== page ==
"Where Fillmore County News Comes First"
Thursday, January 29th, 2015
Volume ∞ Issue ∞
- 8:37:09, Jan 28th 2015 - state medalist - Good post, love it! ... [Read More]
- 8:35:52, Jan 26th 2015 - doc - Great. Now to get more antiques in there. ... [Read More]
Fri, Jan 3rd, 2003
Posted in Columnists
Posted in Columnists
2003 is the year of the sheep in the Chinese zodiac. People born under the sign of the sheep are said to be wise, gentle and compassionate, characteristics that many of our world leaders may need to find more of in the coming year.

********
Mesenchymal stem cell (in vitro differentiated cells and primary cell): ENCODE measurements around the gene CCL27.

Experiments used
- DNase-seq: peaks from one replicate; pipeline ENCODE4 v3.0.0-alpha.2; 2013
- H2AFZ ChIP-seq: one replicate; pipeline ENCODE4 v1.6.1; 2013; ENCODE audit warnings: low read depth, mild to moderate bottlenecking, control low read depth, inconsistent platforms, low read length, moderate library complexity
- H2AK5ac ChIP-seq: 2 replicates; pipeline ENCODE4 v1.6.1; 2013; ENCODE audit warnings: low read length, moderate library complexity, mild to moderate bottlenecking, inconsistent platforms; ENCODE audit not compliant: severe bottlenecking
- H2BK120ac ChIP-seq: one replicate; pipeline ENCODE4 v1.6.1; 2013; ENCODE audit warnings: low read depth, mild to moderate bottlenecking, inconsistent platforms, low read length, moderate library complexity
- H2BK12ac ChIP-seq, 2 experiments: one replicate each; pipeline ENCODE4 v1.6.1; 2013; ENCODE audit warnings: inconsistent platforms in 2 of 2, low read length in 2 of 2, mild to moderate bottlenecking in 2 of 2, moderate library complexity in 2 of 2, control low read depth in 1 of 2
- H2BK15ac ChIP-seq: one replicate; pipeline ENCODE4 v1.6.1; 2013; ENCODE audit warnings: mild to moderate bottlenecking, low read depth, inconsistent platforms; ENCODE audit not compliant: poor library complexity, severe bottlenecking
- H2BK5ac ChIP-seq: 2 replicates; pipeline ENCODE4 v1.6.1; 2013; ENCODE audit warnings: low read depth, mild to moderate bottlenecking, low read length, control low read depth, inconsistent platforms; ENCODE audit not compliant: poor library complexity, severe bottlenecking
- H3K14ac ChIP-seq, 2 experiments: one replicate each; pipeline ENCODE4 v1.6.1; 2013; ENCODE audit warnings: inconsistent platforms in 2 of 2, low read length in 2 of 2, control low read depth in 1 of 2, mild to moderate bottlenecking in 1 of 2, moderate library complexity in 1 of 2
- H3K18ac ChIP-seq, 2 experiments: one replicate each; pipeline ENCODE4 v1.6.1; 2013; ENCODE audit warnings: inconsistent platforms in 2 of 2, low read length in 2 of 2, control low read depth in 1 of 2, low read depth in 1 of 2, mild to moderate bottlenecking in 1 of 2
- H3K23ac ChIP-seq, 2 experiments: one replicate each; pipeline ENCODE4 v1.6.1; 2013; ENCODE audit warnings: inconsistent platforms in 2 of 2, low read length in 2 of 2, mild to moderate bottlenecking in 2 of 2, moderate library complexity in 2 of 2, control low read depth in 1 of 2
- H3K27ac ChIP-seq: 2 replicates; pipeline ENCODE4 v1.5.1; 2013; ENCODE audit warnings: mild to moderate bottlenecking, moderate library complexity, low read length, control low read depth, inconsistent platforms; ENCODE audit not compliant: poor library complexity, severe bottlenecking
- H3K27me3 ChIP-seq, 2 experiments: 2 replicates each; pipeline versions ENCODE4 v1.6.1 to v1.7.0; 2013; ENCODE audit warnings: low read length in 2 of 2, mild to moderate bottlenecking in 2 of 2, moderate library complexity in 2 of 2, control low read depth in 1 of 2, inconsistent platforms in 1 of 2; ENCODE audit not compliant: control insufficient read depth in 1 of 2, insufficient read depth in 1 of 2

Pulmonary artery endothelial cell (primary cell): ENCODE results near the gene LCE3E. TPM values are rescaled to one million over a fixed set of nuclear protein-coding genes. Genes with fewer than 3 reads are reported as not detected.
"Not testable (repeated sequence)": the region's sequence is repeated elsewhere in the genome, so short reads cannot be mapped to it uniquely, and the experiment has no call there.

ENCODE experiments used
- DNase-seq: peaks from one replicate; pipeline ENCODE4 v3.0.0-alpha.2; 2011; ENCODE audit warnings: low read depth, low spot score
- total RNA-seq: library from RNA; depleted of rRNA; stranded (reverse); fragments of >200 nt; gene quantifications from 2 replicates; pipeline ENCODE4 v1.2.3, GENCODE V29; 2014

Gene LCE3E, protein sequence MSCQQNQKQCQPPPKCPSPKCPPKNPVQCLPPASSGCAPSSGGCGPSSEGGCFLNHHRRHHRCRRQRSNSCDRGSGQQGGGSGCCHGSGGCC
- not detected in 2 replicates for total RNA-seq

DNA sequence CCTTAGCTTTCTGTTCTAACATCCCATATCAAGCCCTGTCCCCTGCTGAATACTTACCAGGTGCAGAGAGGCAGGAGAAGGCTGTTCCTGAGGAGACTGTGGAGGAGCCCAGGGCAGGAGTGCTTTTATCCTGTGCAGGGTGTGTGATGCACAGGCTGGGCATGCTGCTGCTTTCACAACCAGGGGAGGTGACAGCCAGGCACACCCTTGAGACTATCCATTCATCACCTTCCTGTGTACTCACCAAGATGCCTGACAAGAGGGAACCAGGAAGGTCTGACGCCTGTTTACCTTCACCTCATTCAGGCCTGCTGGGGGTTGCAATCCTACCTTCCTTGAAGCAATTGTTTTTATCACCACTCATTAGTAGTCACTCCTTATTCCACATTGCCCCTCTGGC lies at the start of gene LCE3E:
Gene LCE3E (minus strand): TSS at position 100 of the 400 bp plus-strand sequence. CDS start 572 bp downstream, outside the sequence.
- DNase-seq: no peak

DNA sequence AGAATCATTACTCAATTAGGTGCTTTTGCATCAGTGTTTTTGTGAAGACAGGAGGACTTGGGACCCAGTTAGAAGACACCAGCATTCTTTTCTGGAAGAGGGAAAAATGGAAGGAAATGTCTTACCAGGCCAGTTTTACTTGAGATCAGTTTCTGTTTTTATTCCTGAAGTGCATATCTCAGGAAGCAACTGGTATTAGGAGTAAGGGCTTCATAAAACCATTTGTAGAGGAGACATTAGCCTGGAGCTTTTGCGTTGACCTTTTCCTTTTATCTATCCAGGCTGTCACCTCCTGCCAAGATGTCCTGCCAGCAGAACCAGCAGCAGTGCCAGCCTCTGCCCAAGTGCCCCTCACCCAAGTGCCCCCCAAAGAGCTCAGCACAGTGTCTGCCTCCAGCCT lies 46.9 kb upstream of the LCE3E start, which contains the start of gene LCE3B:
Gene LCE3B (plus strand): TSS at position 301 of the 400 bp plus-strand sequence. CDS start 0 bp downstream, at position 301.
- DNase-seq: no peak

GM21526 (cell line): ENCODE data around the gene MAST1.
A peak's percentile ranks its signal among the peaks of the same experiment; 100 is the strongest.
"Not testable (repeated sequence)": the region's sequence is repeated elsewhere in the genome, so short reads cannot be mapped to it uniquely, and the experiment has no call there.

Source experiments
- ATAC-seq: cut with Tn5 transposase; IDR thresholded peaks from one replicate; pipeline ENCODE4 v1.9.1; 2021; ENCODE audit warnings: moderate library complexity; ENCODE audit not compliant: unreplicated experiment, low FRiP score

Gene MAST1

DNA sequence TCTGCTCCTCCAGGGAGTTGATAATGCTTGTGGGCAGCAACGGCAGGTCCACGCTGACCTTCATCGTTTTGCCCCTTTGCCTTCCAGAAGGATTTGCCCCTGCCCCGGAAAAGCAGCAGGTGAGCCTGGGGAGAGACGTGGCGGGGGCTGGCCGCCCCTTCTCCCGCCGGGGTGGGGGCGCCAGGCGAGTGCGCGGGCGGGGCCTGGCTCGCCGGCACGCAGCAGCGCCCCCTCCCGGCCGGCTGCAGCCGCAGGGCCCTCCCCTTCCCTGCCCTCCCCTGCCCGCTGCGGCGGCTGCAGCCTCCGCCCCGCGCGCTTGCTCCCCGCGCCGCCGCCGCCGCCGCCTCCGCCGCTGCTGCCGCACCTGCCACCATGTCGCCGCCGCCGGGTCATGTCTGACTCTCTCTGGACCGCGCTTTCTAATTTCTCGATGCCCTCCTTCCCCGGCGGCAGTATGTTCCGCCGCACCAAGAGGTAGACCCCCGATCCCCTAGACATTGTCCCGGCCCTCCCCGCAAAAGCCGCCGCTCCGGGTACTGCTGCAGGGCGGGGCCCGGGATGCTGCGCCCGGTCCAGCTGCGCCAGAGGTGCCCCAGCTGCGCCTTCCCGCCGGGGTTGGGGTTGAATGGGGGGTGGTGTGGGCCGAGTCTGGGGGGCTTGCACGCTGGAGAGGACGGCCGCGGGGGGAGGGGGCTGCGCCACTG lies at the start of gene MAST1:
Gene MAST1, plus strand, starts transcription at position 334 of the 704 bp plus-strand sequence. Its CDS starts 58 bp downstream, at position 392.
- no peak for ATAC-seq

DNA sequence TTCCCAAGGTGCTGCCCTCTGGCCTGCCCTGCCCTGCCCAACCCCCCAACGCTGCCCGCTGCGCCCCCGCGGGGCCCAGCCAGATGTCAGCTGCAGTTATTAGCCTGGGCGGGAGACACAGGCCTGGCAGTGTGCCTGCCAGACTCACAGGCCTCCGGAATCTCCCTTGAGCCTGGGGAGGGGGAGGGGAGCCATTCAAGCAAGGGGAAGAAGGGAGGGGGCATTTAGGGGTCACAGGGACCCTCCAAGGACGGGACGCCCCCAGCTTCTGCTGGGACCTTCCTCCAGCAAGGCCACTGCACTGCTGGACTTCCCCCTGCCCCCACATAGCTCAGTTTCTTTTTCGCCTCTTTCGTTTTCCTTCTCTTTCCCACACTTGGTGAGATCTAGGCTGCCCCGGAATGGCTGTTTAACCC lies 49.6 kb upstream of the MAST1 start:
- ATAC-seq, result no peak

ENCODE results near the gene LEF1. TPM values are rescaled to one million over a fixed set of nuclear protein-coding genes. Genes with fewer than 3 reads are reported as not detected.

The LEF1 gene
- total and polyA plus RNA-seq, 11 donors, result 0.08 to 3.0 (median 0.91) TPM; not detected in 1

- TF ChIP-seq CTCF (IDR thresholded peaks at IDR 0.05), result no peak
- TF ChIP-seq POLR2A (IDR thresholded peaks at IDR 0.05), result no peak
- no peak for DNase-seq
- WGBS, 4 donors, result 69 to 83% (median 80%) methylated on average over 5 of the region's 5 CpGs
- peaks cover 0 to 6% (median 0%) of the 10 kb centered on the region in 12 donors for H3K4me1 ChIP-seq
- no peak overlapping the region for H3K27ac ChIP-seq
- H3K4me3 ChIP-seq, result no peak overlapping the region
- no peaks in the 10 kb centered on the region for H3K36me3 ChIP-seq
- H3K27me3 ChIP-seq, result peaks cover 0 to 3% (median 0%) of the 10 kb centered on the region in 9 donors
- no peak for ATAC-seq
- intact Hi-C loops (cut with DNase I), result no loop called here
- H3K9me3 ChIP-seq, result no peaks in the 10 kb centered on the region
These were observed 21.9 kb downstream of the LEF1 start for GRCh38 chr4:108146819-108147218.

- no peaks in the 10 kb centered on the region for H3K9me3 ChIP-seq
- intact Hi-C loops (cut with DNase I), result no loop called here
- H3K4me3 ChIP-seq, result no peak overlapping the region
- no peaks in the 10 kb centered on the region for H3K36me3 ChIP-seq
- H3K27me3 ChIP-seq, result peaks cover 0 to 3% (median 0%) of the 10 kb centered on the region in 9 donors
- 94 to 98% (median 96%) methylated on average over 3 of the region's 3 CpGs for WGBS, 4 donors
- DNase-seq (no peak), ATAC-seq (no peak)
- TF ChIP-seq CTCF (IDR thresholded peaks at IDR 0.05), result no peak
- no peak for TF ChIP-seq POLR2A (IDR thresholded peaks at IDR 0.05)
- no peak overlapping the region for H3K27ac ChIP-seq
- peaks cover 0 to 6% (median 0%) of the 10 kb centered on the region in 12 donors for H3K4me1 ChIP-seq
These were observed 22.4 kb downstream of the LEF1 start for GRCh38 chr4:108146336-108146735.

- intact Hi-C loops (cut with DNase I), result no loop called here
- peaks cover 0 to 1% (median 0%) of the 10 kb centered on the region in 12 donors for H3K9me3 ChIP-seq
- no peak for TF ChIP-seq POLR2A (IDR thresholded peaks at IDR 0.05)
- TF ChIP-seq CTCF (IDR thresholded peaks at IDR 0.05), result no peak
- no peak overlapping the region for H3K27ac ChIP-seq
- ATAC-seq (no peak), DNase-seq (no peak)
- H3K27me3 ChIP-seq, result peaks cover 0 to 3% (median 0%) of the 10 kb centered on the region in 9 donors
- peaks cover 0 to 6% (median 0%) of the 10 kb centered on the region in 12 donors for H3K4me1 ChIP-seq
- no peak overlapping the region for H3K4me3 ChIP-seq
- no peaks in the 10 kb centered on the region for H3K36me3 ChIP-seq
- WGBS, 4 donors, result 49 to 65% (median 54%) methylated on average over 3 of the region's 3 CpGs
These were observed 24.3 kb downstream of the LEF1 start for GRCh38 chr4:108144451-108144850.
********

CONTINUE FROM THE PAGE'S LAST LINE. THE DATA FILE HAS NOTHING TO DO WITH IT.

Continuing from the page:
North Korea, Iraq, the Middle East, and the war on terrorism all loom as flash points on the world scene. Throw in conflict in South Asia, the perennial problems in South America and there are few places on the planet that don’t seem to be in trouble. A recent report issued by the conservative National Defense Council Foundation, found that 53 countries struggled with conflict in 2002. That’s approximately 1/4 of the world’s countries. North Korea, a rogue nation who recently expelled U.N. inspectors monitoring its nuclear capacity, has given every indication that it is ratcheting up its nuclear bomb generating potential. This is a country that can’t feed its own people and doesn’t mind living in total isolation from the rest of the world. Iraq, the poster girl for developing nations amassing weapons of mass destruction, waits quietly to see if they will be invaded by the U.S. and its allies. Saddam has few options at this stage of the game. Meanwhile, its neighbor, and long time enemy, Iran is supposedly on the fast track for developing a nuclear capacity of its own. Two nuclear countries, India and Pakistan are forever at each others throats, even when they are feeling friendly. Pakistan, a special friend of the US because of its access to Afghanistan, has supposedly aided North Korea with nuclear technology. If that isn’t enough unease for you, the daily slaughter in the Middle East continues unabated. Add names like Chechnya, Nepal, and the Philippines to the list where insurgencies are a part of daily life. In Africa, people in Ethiopia and Somalia face famine and those in Zimbabwe food shortages. Compounding the problem is a sluggish world-wide economy. Our federal and state governments face huge deficits, and there is little to be optimistic about. The business community can live with good news or bad news, but uncertainty drives them into inertia and inaction. This translates into increased unemployment which results in poor consumer confidence, which typically drives economies. The threat of war, social unrest - 30 million Americans now live below the poverty line, and a poor economy leaves little for optimism in the coming year. 2002 has been the year of “talking tough and carrying a big stick” as the US tries to get the world to line up to its way of thinking. Outside of Europe, America has few countries that fully support these efforts. In fact, prime ministers of Germany and South Korea were recently elected on anti-American platforms. The recent action by North Korea prompted Defense Secretary Donald Rumsfeldt to speculate that the U.S. could manage military action on three fronts: Iraq, North Korea and Al Queda. The world is a scary place in 2003. It is no longer possible for the U.S. to lead and expect that other nations will follow behind us. The times call for world leadership that is able to balance our nation’s security needs with the aspirations of other countries. A strong military stance does not preclude sitting down at the negotiating table and working for peaceful solutions. Perhaps it is time for the Bush administration to re-evaluate how it carries out policies. In the Year of the Sheep, we will need leadership that is all about wisdom and compassion.